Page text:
Wednesday, August 17, 2022




I was browsing the shows on YouTube the other day and I came across some episodes of this 11-year-old quiz show called “Repo Games.”

All I can say is I’ve finally found a quiz show that makes me feel like Einstein.

The premise of this show is the host, a hulk of a guy, arrives at some poor, unsuspecting person’s house to repossess his or her vehicle. He makes sure the vehicle is securely hooked up to the tow truck, then he knocks on the owner’s door and says, “If you can answer three out of five trivia questions correctly, I’ll not only let you keep your car, I’ll also pay it off, free and clear!”  

Having nothing to lose at that point, the victims usually agree to give the trivia game a shot…and make complete fools of themselves on national TV.

On one of the shows, for example, the repo guy asked a woman, “Who flew a kite in a thunderstorm to prove lightning was a form of electricity?”

“Bill Clinton!” she enthusiastically replied.

“What were the names of the three Kellogg’s Rice Krispies mascots?” he also asked her.

“Um…Fred?” she answered.

With each trivia question, depending on whether the contestant answers correctly or incorrectly, the tow truck slightly raises or lowers the vehicle. When the vehicle finally touches the ground, the owner is allowed to keep it. This woman’s car was raised so many times, it could have doubled as an airplane.

Another woman and her boyfriend, desperately trying to save her car, were on another episode.

“The popular band called ‘Boston’ hailed from that city,” the host said. “Tell me, in which state is Boston located?" 

The woman shrugged. “Boston is just Boston. It doesn’t have a state.”

When the host told her she was incorrect, she exploded, “You’re purposely giving me really hard questions!”

Her statement reminded me of something my dad always used to say: “You think a question is hard only when you don’t know the answer.  If you know it, then you think it’s easy. So don’t blame the question!”

If watching Repo Games makes me feel intelligent, all I have to do is switch to another quiz show, “Jeopardy,” and I’m instantly made to feel as if my brain is on vacation, lying on a beach somewhere in Hawaii.

I can remember when my husband and I used to watch the show every night as we ate dinner…for no other reason than to torture ourselves 

“The three main stages of this art movement are: facet, analytic and synthetic,” Alex Trebek, the host back then, said.

Immediately, one of the contestants buzzed in. “What is the Cubist movement?” he answered.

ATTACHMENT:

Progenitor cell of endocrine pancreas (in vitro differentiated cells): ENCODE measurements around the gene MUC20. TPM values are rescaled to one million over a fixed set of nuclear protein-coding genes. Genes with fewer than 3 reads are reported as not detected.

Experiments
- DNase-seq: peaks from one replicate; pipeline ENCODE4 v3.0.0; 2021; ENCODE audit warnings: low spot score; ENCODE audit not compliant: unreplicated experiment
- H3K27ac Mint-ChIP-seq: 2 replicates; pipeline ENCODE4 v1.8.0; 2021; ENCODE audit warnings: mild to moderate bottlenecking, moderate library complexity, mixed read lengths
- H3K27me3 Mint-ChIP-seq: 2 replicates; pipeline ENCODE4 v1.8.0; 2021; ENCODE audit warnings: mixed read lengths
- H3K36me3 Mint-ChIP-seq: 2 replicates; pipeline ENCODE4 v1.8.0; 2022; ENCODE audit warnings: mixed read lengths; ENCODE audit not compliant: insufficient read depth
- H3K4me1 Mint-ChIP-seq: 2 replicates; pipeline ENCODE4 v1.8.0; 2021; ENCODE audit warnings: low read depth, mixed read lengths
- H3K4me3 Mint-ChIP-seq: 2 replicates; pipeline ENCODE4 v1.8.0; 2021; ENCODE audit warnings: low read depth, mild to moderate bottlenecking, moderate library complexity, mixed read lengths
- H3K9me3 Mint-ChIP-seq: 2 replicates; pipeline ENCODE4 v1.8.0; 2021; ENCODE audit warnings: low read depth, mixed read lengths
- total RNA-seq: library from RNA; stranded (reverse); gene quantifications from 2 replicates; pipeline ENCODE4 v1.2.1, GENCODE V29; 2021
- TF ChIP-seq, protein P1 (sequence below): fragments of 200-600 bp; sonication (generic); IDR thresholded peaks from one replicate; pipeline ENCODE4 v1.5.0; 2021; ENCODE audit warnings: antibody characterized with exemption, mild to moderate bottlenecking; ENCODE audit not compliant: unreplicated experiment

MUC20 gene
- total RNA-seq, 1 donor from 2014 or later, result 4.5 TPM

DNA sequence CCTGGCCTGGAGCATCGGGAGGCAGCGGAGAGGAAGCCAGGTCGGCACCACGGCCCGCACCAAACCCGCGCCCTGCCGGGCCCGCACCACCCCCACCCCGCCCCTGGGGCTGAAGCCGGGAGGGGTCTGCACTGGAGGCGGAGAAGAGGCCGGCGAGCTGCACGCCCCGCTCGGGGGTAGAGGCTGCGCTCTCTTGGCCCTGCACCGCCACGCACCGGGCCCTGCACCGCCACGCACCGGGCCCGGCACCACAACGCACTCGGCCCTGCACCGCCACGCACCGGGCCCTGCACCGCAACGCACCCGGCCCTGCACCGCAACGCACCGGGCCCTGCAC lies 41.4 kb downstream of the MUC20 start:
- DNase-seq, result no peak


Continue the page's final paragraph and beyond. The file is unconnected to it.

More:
His answer was correct. My husband and I just stared blankly at each other. 

Another art question in that same category was answered with “Baroque.”

My husband didn’t quite hear it, so he asked me what the contestant had said. 

I responded, “He said ‘What is Baroque?’”

To which my husband muttered, “Ba-roke? That’s what I am at the end of every month, before I get paid.”

I also remember another quiz show called, “Are you Smarter than a Fifth Grader?” which first aired back in 2007. I was certain I’d finally found a show where I’d be able to answer every question with ease. After all, I reasoned, the show’s description said the questions would be taken directly from textbooks used in grades one through five.  What could be easier than that?

“I’m going to ace all of these questions!” I said to my husband as we prepared to watch the show.

“Don’t be so sure,” he said. “Things have changed a lot since we were in grade school. Back in first grade, we were learning to read stuff like, ‘See Spot run!’ Nowadays, first-graders are reading the Wall Street Journal.”

I eagerly awaited the first question on the show, which, according to the category, was third-grade science.

 “What kind of rock is created from lava?”

“Volcanic!” my husband said.

“Igneous,” the smart-aleck kid answered…correctly, of course.

“Iggy who?” my husband asked.

I shrugged. “Don’t ask me – I thought he said ‘icky knees’!”

The next question also was from third-grade science. “What phenomenon might be felt on the surface when two tectonic plates rub against each other?“

My husband changed the channel.

I hate to say it, but I think I’ll stick with watching Repo Games. I can relate better to someone who thinks spaghetti comes from underground mines in Italy.

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Sally Breslin is an award-winning syndicated columnist who has written regularly for newspapers and magazines all of her adult life. She is the author of several novels in a variety of genres, from humor and romance to science-fiction. Contact her at: